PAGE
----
very Definition in the Cambridge English Dictionary
Cambridge Dictionaries online Cambridge Dictionaries online

The most popular online dictionary and thesaurus for learners of English

Definition of “very” - English Dictionary

Definition of "very" - American English Dictionary

See all translations

veryadverb [not gradable]

 us   /ˈver·i/

very adverb [not gradable] (EXTREMELY)

(used to ​addemphasis to an ​adjective or ​adverb) to a ​greatdegree, or ​extremely: I was ​working very hard, but I ​enjoyed it. It’s very ​easy to ​findourhouse. She was a very good ​teacher. People didn’t like him very much.
Idioms

veryadjective [not gradable]

 us   /ˈver·i/

very adjective [not gradable] (EXACT)

(used to ​addemphasis to a ​noun) ​exact or ​particular: I’d ​heardstories about him and now here he was, the very ​person I now ​accompanied. This very ​moment was what he had been ​waiting for. He ​found the ​missingpaper at the very ​bottom of the ​pile.
(Definition of very from the Cambridge Academic Content Dictionary © Cambridge University Press)

Definition of "very" - British English Dictionary

See all translations

veryadverb

uk   us   /ˈver.i/
A1 (used to ​addemphasis to an ​adjective or ​adverb) to a ​greatdegree or ​extremely: The ​situation is very ​serious. We're very, very ​sorry about what's ​happened. Think about it very ​carefully before ​deciding. How very ​childish of her to ​refuse to ​speak to me! "Are you ​tired?" "No, not very." Thank you very much. "Did you ​enjoy the ​play?" "Very much so." (= Yes.) I can't very well (= it would not be ​right for me to) say ​sorry when I didn't do anything ​wrong. used to ​addforce to a superlativeadjective or to the ​adjectives "own" or "same": This is the very bestchocolatecake I've ​evertasted. She always ​leaves her ​homework to the very lastmoment. We now have ​our very ownlibrary in the ​village. This is the very same (= ​exactly the same)place we ​sat the last ​time we came.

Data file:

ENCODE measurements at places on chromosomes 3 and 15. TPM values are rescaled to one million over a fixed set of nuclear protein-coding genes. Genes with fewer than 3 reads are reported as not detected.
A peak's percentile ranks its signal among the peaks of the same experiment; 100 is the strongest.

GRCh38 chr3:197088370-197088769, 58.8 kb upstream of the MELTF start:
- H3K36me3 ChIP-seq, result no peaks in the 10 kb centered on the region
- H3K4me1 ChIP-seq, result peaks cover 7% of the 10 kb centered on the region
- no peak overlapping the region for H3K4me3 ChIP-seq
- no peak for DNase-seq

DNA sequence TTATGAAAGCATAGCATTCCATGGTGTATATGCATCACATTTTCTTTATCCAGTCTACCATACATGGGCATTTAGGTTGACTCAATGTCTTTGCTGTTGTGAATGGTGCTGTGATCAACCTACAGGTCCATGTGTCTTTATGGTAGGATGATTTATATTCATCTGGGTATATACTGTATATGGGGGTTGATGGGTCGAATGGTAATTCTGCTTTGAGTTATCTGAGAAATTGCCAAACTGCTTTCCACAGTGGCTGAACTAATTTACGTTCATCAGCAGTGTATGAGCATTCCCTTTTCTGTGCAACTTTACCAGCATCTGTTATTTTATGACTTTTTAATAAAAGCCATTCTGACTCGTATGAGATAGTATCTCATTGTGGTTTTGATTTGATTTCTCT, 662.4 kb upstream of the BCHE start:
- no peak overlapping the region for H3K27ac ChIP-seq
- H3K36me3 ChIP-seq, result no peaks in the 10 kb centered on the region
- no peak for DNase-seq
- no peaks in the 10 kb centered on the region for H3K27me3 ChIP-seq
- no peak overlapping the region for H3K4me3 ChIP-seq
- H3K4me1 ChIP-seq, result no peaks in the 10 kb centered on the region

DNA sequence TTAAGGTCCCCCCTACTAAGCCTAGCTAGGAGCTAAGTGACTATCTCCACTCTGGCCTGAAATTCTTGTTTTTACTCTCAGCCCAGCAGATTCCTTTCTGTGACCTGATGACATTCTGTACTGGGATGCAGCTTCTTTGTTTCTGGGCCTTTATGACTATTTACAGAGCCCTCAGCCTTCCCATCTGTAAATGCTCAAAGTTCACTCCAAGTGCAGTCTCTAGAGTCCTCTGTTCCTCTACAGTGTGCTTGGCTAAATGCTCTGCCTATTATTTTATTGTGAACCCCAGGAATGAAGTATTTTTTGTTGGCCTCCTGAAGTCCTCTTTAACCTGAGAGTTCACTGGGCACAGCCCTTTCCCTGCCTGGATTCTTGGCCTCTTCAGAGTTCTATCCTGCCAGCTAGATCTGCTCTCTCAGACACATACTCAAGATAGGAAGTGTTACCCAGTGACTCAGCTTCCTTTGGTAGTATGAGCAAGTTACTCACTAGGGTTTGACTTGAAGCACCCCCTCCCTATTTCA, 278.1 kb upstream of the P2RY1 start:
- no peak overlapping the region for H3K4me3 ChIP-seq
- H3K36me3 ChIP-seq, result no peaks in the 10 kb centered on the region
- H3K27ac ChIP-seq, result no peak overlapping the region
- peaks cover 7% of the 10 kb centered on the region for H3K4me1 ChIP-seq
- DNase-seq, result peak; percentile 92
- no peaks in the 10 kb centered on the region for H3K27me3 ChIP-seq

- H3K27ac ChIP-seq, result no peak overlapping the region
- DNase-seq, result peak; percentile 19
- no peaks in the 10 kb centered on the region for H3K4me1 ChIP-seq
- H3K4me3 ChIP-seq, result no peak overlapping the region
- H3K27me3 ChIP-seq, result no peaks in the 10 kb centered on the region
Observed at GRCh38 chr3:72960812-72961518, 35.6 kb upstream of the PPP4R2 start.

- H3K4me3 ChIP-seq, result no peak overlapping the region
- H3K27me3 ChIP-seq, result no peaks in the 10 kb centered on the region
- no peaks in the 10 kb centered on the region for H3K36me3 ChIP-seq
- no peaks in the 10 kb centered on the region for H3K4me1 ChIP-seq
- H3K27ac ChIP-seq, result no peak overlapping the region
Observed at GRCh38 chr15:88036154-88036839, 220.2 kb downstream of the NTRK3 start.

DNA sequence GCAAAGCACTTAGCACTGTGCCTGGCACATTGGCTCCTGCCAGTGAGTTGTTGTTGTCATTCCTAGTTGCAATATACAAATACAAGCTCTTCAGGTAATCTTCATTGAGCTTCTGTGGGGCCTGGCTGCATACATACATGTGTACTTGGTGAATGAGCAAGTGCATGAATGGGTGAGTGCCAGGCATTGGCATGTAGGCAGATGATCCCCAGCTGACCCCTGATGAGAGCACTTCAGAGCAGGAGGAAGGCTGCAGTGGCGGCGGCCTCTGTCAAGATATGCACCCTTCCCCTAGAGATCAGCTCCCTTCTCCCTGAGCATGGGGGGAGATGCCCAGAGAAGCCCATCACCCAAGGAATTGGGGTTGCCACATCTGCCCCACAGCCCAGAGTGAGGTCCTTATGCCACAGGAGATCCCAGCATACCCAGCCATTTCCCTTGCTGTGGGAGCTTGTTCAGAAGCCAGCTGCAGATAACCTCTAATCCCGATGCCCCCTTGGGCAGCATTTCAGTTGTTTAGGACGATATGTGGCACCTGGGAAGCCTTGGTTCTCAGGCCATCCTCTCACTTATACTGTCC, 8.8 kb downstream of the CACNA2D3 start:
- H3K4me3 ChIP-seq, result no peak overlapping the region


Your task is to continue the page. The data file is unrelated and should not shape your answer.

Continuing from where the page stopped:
More examples
Grammar

veryadjective [before noun]

uk   us   /ˈver.i/

very adjective [before noun] (EXACT)

C2 (used to ​addemphasis to a ​noun) ​exact or ​particular: This is the very ​book I've been ​looking for all ​month. You're the very ​person we need for the ​job. What ​ended up ​happening was the very thing we ​feared the most. The ​letter was ​sent on ​Monday from Berlin and ​arrived in Hamburg the very same/nextday. The very idea/​thought of having her ​friends to ​stayfills me with ​dread.
More examples

very adjective [before noun] (FURTHEST POINT)

used to ​describe or ​emphasize the ​furthestpoint of something: He ​found the ​piece of ​paper he had ​lost at the very bottom of the ​pile. We were at the very end of the ​queue, so we didn't ​manage to get any ​tickets.
(Definition of very from the Cambridge Advanced Learners Dictionary & Thesaurus © Cambridge University Press)
What is the pronunciation of very?
Add Cambridge dictionaries to your browser to your website
Word of the Day

harvest

to pick and collect crops, or to collect plants, animals, or fish to eat

Word of the Day

Meerkat meme
Meerkat meme
by Colin McIntosh,
September 03, 2015
Meerkats are not new to popular culture (they appear in the folk tales of the San people of the Kalahari), but their arrival in the public’s consciousness, at least in the UK and the US, is a relatively recent phenomenon. Meerkats are small, sociable Southern African mammals that live in large family

Read More 

parklet noun
parklet noun
August 31, 2015
a public outdoor space that may be associated with a local business but where anyone can sit Pop-up cafes in NY are what’s actually called parklets in many other places around the country.

Read More